As an ingredient in shampoos, Capsaicin is thought to help promote hair growth. We've consistently found chile shampoos all over Mexico anywhere that hair products/shampoos/soaps are sold, specifically targeted at those who want to have fuller, thicker hair and prevent hair from falling out!

When ground-up, hot chile powder is used to promote localized blood clotting (when applied to the site of a cut) and when applied to the gums on a cotton ball, can reduce the pain associated with some kinds of tooth aches.

As a frostbite preventative, sprinkling hot pepper powder into shoes and gloves can help to increase (and maintain) blood flow to the digits in cold weather.

To induce sneezing and help advance labor during childbirth, some midwives in Northern Mexico suggest inhaling chiltepin powder. In the same region, indigenous women of several tribes will rub chile powder on their nipples to help wean their little ones when the time is right.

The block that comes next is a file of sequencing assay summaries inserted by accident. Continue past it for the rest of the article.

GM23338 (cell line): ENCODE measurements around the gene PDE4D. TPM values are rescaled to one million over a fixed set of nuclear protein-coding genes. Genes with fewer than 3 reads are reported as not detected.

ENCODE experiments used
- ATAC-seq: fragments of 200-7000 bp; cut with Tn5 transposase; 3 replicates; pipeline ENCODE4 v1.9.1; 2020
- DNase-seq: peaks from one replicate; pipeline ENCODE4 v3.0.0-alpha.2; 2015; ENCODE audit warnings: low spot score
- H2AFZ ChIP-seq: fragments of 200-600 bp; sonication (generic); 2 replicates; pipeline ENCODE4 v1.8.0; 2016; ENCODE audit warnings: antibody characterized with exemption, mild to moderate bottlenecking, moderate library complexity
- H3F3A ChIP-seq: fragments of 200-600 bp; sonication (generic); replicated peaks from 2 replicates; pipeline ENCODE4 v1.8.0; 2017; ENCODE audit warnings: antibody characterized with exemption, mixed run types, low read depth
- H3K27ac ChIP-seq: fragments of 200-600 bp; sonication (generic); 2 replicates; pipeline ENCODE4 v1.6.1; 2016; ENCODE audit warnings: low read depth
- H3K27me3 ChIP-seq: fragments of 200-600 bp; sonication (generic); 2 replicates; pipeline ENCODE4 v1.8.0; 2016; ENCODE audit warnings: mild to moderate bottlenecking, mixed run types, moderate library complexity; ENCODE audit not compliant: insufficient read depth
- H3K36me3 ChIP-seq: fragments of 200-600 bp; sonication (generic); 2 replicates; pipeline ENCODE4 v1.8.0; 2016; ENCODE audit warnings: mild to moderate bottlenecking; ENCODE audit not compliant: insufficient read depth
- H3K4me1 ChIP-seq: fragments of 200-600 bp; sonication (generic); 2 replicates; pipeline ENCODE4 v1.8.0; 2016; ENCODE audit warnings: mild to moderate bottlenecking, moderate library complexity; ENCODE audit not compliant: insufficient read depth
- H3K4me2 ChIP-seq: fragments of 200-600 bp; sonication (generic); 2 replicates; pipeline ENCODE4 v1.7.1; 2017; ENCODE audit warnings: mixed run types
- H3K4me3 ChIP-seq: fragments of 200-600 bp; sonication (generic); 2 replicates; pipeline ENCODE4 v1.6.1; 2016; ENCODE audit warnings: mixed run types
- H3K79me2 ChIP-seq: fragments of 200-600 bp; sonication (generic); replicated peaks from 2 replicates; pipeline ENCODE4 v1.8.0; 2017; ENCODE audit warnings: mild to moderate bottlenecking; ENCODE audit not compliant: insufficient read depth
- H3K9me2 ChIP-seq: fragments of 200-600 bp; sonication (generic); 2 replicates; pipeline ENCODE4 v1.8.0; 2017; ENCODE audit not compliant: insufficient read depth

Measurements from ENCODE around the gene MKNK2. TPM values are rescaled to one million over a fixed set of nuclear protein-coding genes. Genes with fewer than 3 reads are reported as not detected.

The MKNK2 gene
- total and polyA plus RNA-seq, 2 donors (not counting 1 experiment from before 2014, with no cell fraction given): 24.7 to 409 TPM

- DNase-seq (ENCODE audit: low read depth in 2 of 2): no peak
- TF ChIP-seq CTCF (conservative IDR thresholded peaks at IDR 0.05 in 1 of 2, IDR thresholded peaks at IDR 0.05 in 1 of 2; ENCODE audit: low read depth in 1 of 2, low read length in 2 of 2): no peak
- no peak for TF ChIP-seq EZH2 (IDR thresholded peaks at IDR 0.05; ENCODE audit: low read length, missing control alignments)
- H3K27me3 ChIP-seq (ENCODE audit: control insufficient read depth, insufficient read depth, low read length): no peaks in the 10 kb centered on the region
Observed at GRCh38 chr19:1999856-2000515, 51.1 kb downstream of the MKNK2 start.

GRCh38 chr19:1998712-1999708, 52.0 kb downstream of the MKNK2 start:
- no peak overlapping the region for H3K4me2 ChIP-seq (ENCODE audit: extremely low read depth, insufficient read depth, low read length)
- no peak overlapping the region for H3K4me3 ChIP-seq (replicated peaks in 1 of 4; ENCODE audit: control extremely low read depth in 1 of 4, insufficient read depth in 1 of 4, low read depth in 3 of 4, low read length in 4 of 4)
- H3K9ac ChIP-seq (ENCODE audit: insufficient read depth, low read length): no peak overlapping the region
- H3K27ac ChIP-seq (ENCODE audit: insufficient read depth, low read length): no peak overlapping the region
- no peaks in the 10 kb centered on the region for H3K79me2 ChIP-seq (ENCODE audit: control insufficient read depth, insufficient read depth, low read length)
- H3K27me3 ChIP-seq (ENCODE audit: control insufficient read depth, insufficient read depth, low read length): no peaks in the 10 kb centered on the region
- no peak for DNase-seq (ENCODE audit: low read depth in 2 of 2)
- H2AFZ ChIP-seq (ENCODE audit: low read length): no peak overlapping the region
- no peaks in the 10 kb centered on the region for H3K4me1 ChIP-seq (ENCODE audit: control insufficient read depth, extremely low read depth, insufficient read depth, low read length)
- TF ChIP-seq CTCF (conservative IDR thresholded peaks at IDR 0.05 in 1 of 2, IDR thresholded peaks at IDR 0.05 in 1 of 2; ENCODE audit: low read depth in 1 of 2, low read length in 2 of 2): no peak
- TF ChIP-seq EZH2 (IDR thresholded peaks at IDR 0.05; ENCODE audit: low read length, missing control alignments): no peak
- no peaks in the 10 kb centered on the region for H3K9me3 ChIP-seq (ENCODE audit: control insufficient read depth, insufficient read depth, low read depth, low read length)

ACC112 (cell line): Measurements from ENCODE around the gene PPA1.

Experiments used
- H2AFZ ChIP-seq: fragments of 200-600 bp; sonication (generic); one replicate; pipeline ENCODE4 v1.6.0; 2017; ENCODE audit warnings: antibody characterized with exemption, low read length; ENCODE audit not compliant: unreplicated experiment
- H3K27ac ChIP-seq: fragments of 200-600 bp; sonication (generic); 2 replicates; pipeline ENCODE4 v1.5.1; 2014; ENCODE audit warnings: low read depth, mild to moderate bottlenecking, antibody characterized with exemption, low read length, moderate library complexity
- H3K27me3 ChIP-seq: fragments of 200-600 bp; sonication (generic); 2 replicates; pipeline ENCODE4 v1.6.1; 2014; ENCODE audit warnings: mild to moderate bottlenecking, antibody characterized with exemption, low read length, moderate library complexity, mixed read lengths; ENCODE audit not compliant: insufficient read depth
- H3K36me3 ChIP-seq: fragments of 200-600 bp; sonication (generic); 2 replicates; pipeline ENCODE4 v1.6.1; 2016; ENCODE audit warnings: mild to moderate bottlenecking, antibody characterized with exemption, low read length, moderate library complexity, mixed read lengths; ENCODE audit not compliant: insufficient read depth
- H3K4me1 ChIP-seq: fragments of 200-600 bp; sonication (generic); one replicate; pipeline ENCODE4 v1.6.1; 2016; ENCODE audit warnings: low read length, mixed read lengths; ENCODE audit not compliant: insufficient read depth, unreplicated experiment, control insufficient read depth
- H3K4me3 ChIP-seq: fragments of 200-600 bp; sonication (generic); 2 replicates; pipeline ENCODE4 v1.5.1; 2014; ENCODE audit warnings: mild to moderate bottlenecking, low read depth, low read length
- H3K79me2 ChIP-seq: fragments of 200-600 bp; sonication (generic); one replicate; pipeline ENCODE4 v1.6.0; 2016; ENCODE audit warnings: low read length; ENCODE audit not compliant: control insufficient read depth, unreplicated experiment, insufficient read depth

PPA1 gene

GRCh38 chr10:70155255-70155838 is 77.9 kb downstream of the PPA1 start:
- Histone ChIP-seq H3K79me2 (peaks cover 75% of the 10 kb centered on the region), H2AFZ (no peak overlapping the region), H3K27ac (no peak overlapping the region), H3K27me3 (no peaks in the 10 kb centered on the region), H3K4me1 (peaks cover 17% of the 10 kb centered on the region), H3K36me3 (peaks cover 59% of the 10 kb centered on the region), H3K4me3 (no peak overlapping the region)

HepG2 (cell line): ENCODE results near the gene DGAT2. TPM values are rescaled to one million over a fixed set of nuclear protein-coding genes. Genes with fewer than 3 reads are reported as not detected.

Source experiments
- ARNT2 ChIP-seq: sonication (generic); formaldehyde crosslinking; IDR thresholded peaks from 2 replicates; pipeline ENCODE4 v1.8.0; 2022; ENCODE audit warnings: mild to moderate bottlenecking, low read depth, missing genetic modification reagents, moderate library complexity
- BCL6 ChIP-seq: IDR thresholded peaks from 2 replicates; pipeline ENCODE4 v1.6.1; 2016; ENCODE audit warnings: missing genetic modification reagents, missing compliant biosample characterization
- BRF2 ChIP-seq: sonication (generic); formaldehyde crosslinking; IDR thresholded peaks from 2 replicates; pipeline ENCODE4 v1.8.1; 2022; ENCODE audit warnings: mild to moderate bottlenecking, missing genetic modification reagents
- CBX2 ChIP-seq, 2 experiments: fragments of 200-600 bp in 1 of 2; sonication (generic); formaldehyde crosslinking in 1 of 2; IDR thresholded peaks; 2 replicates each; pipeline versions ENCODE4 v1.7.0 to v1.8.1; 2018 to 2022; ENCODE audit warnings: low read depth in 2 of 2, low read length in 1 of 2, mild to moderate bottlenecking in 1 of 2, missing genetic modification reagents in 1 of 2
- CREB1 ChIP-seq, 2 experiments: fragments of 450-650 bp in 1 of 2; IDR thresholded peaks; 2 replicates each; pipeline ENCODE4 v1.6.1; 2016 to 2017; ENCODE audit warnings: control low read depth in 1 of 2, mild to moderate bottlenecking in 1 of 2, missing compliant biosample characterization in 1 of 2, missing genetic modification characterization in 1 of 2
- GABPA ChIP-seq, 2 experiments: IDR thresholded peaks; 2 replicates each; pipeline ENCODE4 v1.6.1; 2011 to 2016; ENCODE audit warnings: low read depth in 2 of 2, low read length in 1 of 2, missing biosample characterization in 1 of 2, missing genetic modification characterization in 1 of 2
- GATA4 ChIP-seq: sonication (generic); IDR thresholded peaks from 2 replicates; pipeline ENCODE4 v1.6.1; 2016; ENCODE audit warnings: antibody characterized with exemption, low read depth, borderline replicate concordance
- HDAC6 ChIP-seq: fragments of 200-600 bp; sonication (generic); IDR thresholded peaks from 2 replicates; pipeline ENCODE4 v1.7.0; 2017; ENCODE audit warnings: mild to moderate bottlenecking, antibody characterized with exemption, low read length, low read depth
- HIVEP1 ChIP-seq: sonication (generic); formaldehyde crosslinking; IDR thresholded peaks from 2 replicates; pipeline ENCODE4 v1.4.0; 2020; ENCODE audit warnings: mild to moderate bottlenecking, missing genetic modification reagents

Hot chile peppers, when eaten, are well known to be a pick me up. The pain response to eating/ingesting the phytochemicals (capcasianoids) that make chiles "hot" causes the body to release endorphins, having a similar effect as a "runner's high." This might explain Kraig's joie de vive!

In some parts of the Americas, pepper tinctures are drunk to keep the memory sharp and to maintain the proper balance of "hot" and "cold winds" in one's constitution. And gents, in Mexico in particular, it is well known that the more chile you eat and the hotter the pepper you can handle, the more macho and, eh hem, "fiery" you'll be with the ladies. We had an 80+ year old sesame farmer from Southern Oaxaca tell us about a "pepper shot" of chile del monte, garlic and lime juice that he drinks every single morning to "maintainer un hombre muy hombre" (to keep a man very manly)!


  • "The Healing Powers of Peppers: With Chile Pepper Recipes and Folk Remedies for Better Health and Living" (1998) by Dave Dewitt, Melissa T. Stock and Kellye Hunter. Three Rivers Press, pp224.
  • "Bush Medicine: Fold Cures with Chile Peppers" by Dave DeWitt ( with some great "recipes" for various kinds of pepper remedies